For those of you who didn’t catch his MVP performance in the D-League All-Star game, Brian is a 6’11” power forward with three-point range. There are times I think that hurts him a bit, since he is vulnerable to falling in love with the three when his size might be better used on the interior.
Not surprisingly, in speaking to Brian about his game and getting a shot at the NBA, he said that what he hears through the NBA grapevine is folks want him to work on his strength and rebounding. If you’re an NBA scout, then, I would think what Brian has done in his time at Bakersfield would look great to you.
While his offensive game has been up and down over the course of his two-plus months with the team, virtually every other element of his game has improved, most notably his rebounding.
As I said, Brian has been the leading rebounder since his arrival: in the month of December (6 games) he led the team with 7.8 rebounds per game; in January (11 games) that number became 8.9; thus far in February he has bumped his average up to 11.1 per game (not including his 13 rebounds at the All-Star Game). He has also become a much greater defensive presence in the paint, posting two straight months of averaging at least a block per game after swatting less than 0.7 per game in December.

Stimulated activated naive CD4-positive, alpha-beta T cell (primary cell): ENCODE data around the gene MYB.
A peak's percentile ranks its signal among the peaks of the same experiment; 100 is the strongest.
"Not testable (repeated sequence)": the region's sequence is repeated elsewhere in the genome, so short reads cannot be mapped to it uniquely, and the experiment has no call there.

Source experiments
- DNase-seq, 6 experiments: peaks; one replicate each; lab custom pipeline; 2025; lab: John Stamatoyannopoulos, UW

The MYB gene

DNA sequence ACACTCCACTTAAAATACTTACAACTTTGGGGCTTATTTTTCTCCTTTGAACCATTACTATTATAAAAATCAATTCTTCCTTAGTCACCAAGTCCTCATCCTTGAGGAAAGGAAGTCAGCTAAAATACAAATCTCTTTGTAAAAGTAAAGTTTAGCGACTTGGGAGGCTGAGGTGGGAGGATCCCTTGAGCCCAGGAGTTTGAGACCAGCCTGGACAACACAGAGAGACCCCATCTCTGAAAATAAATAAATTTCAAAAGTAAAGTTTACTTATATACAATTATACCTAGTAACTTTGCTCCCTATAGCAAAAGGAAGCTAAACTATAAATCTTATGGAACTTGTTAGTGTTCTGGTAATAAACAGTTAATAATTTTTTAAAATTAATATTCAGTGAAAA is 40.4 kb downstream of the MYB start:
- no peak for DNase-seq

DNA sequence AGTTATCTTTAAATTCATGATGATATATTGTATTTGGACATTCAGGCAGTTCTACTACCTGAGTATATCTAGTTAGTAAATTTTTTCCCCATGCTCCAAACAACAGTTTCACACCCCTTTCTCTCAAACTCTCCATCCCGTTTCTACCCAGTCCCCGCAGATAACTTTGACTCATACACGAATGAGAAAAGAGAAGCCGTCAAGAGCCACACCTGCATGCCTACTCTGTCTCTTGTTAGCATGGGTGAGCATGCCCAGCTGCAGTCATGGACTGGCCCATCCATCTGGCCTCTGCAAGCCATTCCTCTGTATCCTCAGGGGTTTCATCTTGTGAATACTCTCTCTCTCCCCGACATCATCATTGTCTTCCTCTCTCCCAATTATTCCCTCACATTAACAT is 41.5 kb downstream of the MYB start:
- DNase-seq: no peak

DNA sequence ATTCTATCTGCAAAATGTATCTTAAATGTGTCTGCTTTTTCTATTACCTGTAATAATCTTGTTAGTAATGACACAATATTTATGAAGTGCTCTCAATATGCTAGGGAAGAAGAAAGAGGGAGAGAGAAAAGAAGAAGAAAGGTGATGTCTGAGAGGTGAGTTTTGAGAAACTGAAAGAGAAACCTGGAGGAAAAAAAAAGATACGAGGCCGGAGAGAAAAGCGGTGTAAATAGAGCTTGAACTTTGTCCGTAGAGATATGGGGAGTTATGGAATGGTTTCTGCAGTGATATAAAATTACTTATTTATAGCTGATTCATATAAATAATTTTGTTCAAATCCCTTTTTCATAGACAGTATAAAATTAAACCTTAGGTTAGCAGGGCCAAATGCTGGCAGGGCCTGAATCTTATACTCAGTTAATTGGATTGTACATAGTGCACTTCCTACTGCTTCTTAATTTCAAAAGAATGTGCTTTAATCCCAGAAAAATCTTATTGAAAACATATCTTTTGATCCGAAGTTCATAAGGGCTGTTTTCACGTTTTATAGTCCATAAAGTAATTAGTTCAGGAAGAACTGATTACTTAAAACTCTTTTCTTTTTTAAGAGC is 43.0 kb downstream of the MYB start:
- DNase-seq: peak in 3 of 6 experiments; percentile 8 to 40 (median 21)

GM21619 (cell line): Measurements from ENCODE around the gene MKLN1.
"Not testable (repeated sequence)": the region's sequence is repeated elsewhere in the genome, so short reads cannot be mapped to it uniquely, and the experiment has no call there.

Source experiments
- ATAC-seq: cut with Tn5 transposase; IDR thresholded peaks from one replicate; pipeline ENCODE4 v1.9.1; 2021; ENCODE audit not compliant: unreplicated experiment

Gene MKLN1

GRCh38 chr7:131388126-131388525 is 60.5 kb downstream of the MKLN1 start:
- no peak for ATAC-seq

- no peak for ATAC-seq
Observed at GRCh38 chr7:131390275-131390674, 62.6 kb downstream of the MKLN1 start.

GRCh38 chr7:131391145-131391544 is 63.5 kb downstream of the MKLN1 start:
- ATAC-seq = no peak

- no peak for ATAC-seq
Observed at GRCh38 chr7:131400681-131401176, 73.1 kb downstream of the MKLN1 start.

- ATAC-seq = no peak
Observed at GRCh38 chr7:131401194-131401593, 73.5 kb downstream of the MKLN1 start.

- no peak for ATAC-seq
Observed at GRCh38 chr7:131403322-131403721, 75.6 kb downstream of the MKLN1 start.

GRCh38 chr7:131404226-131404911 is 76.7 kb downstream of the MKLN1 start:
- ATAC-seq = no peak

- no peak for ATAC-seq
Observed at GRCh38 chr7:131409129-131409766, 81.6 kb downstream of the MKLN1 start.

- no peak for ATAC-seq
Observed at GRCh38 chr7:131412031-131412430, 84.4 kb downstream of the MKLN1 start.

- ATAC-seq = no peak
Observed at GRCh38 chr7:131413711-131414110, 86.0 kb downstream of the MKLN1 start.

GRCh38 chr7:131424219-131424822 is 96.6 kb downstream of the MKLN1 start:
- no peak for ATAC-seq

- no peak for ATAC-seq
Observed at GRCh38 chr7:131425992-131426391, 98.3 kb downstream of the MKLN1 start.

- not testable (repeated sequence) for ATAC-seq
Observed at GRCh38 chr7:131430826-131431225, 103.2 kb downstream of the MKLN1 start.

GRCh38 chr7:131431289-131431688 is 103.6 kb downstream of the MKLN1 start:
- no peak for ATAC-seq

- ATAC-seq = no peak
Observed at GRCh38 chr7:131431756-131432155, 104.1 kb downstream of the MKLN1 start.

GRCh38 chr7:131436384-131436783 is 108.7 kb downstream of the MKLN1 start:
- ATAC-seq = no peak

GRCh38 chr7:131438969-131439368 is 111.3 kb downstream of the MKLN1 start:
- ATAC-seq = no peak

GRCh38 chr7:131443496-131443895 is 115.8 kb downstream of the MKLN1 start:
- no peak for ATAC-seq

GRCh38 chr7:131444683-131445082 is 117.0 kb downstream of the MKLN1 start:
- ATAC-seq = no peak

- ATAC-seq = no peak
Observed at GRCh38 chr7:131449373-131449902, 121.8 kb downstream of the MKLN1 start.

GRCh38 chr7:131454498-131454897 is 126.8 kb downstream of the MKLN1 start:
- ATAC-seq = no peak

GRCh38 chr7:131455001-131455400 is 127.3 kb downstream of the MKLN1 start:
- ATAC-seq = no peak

Stats aside, I can tell you from watching Butch on a game-to-game basis that he is simply working harder and boxing out better today than he was when he first came to the team. And his relative struggles in the scoring department probably have more to do with the fact that his offensive role has diminished as the Jam has added more offensive talent to the mix than they do with any shortcomings on his part.
Bottom line – I would think a big man with three-point range and consistently improving rebounding ability could find a home on a number of NBA teams…
I think Jeremy Wise is one of the two most intriguing prospects in the D-League – not to say he’s one of the top two players in the league, but he is one of only two guys (unless I am mistaken, which sounds like a long shot to me) who will be eligible for this summer’s NBA Draft.